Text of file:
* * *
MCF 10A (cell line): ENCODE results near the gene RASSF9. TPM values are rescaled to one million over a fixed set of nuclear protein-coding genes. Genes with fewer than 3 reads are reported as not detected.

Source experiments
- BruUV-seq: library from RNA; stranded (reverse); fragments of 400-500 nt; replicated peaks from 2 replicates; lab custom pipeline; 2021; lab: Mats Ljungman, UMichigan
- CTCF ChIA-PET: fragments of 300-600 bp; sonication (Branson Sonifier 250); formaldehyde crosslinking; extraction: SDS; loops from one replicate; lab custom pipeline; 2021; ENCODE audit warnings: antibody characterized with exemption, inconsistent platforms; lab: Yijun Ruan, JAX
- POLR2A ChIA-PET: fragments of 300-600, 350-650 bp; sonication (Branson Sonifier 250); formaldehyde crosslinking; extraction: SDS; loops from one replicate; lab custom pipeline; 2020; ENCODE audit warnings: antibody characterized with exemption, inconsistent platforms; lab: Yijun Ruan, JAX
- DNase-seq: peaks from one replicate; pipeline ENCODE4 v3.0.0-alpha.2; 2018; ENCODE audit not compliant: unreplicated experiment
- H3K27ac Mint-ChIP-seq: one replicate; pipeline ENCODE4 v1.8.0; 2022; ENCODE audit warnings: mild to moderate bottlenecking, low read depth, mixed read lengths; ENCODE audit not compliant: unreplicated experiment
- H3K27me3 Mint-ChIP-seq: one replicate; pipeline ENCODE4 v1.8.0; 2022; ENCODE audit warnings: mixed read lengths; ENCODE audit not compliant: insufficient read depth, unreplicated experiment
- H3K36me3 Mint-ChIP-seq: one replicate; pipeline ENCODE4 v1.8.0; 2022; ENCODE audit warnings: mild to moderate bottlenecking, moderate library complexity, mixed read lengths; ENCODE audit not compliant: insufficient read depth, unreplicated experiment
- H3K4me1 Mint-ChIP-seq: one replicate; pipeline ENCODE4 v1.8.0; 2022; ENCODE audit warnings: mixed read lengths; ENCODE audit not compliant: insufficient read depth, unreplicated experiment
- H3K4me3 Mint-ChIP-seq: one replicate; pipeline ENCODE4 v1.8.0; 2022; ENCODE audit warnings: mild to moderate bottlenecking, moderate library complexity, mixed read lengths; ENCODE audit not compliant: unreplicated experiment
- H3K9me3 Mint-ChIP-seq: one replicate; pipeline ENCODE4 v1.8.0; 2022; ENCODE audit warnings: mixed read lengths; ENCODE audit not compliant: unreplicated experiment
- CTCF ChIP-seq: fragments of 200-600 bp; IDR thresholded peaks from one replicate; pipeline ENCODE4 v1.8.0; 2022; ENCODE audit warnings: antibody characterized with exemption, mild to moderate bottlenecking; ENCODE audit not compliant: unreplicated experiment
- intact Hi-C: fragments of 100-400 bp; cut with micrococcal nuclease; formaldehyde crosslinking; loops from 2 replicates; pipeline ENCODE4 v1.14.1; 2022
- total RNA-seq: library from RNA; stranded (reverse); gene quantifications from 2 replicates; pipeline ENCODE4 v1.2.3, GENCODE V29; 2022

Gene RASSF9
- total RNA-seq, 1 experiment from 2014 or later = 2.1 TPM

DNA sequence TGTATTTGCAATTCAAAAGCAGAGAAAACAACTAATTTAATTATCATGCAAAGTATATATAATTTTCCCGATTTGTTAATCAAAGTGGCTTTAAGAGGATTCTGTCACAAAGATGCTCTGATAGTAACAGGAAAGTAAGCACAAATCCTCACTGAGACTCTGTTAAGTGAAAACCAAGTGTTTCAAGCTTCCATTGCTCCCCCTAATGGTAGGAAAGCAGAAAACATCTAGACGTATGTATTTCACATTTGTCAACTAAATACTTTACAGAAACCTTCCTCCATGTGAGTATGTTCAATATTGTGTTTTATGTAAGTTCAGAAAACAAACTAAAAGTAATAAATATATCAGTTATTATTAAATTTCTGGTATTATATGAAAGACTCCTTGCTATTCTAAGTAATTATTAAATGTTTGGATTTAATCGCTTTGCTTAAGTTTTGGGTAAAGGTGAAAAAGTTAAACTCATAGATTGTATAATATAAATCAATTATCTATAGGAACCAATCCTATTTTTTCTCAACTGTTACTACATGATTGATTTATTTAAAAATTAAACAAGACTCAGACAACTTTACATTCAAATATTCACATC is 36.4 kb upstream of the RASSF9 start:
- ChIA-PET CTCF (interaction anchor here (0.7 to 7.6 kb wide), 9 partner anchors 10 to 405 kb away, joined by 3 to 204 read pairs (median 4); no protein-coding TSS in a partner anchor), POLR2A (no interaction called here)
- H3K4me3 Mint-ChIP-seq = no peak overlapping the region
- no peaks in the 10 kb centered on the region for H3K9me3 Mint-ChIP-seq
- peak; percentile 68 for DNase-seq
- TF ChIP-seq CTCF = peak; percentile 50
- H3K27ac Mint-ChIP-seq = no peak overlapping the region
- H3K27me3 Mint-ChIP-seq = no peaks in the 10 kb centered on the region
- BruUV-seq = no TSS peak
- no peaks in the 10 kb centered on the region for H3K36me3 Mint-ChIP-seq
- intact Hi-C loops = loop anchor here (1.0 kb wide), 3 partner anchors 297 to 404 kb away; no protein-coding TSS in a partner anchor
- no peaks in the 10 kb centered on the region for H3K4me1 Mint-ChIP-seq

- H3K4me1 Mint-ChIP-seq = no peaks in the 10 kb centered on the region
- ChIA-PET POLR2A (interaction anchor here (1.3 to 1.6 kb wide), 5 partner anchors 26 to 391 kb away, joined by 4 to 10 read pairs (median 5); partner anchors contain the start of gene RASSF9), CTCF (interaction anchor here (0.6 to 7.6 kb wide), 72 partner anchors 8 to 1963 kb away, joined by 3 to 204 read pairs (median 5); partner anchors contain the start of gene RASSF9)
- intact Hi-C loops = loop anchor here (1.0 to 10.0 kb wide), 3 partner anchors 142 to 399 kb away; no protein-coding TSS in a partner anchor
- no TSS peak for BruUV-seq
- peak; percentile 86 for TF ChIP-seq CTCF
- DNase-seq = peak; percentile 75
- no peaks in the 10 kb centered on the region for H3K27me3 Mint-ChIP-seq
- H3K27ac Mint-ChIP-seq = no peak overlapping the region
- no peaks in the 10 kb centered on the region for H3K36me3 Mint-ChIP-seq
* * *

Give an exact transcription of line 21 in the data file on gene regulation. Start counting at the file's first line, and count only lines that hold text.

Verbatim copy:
- no peaks in the 10 kb centered on the region for H3K9me3 Mint-ChIP-seq